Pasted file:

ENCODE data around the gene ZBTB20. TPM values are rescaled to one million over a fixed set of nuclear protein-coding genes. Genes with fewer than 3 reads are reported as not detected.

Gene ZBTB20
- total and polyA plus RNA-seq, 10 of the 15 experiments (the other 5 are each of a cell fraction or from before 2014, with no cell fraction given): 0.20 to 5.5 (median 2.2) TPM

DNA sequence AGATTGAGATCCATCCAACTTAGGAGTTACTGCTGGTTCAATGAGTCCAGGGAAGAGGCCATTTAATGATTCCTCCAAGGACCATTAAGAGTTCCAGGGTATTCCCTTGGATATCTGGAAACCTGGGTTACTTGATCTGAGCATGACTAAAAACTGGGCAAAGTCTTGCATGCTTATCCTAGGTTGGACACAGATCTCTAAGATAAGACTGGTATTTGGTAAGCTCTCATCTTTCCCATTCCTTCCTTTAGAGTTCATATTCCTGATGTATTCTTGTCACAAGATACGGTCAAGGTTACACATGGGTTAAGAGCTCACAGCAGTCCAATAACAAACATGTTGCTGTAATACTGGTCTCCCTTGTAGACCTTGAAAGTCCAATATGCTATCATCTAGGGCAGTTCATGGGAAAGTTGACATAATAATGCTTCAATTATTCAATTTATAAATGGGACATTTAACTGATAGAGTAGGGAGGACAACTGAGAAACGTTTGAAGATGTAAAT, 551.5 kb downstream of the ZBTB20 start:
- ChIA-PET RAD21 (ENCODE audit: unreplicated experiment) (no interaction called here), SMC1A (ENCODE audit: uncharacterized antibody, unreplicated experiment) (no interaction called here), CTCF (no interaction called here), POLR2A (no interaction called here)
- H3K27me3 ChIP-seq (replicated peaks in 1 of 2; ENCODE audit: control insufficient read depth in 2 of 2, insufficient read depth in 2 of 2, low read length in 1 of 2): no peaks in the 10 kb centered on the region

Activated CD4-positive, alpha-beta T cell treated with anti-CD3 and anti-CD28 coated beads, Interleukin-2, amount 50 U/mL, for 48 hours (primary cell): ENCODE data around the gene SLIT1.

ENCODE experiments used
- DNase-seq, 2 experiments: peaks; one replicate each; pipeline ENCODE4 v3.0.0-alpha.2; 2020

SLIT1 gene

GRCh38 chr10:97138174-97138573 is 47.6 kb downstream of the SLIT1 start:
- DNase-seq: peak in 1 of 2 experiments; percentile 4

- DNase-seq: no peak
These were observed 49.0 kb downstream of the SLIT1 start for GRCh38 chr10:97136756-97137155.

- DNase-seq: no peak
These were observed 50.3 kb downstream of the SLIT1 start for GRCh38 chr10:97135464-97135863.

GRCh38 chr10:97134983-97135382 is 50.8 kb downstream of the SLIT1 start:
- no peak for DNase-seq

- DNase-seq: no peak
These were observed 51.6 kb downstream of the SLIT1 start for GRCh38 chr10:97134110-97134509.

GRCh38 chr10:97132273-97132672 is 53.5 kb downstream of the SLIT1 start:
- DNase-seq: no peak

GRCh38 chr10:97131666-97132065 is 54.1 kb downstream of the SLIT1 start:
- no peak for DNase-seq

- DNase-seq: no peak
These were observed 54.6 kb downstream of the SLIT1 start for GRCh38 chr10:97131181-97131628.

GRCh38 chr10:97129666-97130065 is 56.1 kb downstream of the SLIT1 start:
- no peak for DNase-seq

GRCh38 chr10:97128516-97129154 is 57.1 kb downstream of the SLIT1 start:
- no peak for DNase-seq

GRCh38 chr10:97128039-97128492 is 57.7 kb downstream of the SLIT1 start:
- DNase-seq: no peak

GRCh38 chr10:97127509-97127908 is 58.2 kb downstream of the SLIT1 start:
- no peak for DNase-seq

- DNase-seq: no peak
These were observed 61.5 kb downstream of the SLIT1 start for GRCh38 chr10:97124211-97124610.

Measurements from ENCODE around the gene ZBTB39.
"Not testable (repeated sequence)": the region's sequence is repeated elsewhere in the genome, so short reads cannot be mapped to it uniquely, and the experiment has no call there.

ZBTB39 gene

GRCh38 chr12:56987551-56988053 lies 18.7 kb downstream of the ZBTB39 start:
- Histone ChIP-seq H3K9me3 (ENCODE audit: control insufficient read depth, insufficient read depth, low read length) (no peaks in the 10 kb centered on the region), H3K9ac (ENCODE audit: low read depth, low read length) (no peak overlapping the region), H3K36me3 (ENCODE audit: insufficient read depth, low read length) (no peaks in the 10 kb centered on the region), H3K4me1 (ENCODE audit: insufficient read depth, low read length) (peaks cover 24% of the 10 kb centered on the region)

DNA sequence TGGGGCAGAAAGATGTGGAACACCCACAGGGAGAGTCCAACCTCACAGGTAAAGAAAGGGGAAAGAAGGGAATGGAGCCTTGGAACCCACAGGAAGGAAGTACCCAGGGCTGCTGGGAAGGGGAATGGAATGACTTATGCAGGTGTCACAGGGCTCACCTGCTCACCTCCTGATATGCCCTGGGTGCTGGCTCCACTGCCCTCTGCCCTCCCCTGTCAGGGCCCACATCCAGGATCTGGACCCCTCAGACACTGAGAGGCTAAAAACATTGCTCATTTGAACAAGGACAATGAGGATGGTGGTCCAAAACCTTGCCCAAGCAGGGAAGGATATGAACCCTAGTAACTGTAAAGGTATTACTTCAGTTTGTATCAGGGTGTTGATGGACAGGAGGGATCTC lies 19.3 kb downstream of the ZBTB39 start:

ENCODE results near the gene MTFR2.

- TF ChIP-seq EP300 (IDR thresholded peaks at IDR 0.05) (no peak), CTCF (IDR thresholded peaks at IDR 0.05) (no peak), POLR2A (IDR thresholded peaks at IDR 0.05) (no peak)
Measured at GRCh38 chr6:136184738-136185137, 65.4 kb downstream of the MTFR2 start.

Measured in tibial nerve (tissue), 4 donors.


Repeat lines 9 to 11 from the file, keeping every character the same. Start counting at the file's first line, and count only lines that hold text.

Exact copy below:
- DNase-seq, 2 experiments: peaks; one replicate each; pipeline ENCODE4 v3.0.0-alpha.2; 2020

SLIT1 gene

GRCh38 chr10:97138174-97138573 is 47.6 kb downstream of the SLIT1 start: